Many people are fortunate enough to know their assigned roommate, but for those of us who were forced to live with someone they have never met, it can be a difficult transition. The first few weeks — also known as the “honeymoon phase” — wear off pretty quickly, and soon you’re left wondering why things aren’t clicking as you hoped they would.

But don’t panic. Arguments are inevitable, especially as the dust settles and you both adjust to living with each other for the first time. You may have started out as complete strangers, but you have the potential to become the best of friends!

Here are a few pointers on how to survive disagreements and differences with your roommate, so you can finish the semester with a strong friendship!

Talk to your roommate. Be open about your preferences.

Maybe you like having the room super cold, with the AC set to as low as it will go, and you only do your homework between the hours of 7 and 9 am. Maybe you binge-watch “Stranger Things” as a way to relax at night. Regardless of what your specific tastes are, make sure you relay it to your roommate! It’s much better to communicate ahead of time than get completely moved in, to realize they are your polar opposite.

Understand they have a different background than you.

It’s okay that your new roommate has a different upbringing, is from a different state, or has a different home life. College is all about trying new things and learning from people who aren’t the same. That’s the beauty of a random roommate, even though it may seem scary at first. If you are ever lacking in conversation with them, a good place to start is always their major. Chances are, they’re very passionate about their field and would love to talk about how they fell in love with it!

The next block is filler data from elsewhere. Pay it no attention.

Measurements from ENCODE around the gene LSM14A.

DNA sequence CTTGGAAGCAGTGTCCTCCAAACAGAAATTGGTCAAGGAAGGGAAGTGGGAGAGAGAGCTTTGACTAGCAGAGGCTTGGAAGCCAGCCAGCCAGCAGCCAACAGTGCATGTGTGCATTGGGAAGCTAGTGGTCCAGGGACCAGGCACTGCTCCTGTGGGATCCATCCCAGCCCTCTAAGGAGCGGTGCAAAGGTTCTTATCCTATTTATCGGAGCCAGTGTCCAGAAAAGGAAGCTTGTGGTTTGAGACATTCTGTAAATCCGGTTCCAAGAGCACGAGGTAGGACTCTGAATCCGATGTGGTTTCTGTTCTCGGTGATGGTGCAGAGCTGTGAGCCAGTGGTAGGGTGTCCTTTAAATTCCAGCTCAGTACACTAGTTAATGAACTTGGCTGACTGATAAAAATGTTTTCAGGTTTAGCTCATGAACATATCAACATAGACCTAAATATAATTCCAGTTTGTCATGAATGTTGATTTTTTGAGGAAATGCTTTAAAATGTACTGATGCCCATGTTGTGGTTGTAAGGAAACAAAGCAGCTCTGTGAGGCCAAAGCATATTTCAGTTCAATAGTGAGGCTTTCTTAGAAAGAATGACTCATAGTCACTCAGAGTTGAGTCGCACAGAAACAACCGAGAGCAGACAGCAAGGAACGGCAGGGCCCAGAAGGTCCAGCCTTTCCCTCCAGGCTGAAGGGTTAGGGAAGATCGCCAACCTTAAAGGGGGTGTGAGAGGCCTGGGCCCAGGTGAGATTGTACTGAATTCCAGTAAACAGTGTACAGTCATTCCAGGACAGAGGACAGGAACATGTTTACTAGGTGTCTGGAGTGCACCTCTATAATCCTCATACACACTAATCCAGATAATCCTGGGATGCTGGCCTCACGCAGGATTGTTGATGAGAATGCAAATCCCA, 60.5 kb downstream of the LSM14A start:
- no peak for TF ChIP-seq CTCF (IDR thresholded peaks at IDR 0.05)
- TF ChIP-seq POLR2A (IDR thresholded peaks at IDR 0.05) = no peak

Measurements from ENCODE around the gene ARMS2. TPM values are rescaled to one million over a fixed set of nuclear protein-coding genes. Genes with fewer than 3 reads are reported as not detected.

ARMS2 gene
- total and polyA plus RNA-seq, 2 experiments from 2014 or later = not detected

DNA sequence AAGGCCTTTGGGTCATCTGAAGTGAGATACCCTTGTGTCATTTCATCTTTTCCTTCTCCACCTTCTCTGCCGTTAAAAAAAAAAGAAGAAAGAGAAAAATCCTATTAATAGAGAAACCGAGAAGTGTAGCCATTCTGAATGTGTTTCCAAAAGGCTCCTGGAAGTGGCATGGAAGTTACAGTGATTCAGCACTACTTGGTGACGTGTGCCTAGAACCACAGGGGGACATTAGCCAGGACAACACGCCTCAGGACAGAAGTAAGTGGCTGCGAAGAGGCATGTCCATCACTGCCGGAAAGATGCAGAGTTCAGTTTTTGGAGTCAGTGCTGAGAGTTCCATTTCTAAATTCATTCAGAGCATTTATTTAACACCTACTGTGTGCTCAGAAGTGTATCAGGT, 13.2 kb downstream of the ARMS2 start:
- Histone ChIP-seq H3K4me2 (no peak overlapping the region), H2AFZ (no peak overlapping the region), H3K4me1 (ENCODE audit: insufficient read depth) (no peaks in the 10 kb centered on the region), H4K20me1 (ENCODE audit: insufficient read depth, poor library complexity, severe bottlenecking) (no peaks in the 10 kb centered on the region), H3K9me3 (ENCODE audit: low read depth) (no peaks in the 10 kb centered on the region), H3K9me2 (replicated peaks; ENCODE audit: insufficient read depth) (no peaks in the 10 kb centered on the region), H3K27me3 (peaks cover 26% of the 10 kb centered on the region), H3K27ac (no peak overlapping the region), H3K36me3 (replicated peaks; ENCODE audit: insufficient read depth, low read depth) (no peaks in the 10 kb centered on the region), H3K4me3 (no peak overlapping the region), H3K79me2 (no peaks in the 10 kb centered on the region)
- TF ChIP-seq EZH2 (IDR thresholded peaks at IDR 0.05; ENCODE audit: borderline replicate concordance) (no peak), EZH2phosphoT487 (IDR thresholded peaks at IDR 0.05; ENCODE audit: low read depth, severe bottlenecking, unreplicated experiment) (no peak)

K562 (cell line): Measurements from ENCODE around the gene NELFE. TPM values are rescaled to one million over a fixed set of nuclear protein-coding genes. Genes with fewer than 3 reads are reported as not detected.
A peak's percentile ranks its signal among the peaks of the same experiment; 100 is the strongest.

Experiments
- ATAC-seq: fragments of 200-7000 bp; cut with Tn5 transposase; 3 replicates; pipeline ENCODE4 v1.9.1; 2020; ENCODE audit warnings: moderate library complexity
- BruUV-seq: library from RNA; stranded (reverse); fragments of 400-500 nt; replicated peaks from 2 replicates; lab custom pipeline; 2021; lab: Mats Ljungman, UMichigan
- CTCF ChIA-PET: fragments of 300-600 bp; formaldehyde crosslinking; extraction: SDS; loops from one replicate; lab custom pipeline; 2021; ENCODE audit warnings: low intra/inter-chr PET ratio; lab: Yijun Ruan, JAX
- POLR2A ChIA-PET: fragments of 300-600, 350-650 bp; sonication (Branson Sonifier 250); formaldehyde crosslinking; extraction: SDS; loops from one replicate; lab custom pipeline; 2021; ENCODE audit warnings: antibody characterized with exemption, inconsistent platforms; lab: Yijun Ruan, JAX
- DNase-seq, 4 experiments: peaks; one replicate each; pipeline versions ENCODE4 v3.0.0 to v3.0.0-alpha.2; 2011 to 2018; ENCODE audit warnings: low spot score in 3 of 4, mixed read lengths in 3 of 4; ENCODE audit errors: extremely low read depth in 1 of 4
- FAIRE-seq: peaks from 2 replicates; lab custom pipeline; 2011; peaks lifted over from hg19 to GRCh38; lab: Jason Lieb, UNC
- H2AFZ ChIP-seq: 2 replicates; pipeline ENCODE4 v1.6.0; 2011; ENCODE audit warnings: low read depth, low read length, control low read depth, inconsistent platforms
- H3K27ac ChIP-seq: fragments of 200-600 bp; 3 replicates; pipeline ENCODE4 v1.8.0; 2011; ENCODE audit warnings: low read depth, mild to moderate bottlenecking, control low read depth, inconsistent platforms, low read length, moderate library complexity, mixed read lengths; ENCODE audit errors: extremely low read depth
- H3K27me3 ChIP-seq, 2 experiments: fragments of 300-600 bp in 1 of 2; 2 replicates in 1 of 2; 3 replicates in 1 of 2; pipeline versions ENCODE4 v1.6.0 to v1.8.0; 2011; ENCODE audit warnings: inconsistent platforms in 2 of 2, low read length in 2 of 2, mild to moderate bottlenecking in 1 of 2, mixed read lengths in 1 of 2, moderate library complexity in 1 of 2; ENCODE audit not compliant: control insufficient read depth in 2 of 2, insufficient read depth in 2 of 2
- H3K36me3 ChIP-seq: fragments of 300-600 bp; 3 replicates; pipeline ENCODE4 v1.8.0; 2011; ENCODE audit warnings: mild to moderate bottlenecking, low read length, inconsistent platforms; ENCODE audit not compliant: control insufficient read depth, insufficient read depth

Respect their wishes, as long as they aren’t hurting you.

Like I said earlier, disagreements are going to happen. You won’t always “win” the argument, and that’s okay. Being roommates with someone is literally signing a contract to share your space with someone who may or may not use it the way you would have. Their decorations, music, and temperature may not be your top choice, and that’s okay. As long as their decisions aren’t harming you in any way, they are free to live however they choose, within reason. (Cleanliness of the room, however, is a different story altogether...)

If you get into a disagreement, try to keep a level head.

As much as you hate that they took one of your Easy Mac cups without asking, you have to remember that you are required to live with this person for another semester. Even if it’s difficult to, the gentler, level-headed approach is always best. More often times than not, your roommate means well. You may not see eye-to-eye in the moment, but through communication with them, larger scale arguments can be avoided.

Find common ground, something you both enjoy.

Lastly, and most importantly, find a way to connect with your roommate. For each set, the shared interest or hobby is completely different. Whether it’s the newest trends, a news topic, or a sport, connecting with your roommate in some way makes the transition much easier. It’s so much nicer to be able to find a friend in your roommate, rather than an enemy you wish you didn’t come home to. So take time to build this friendship like you would any other. Try getting to know your roommate’s likes and dislikes, because you’re more alike than you think!

Don’t worry. You can and will survive this semester, roommate struggles and all. Try to keep your head up, and don’t stress too much about it. You and your roommate will be back to being best friends before the week is out.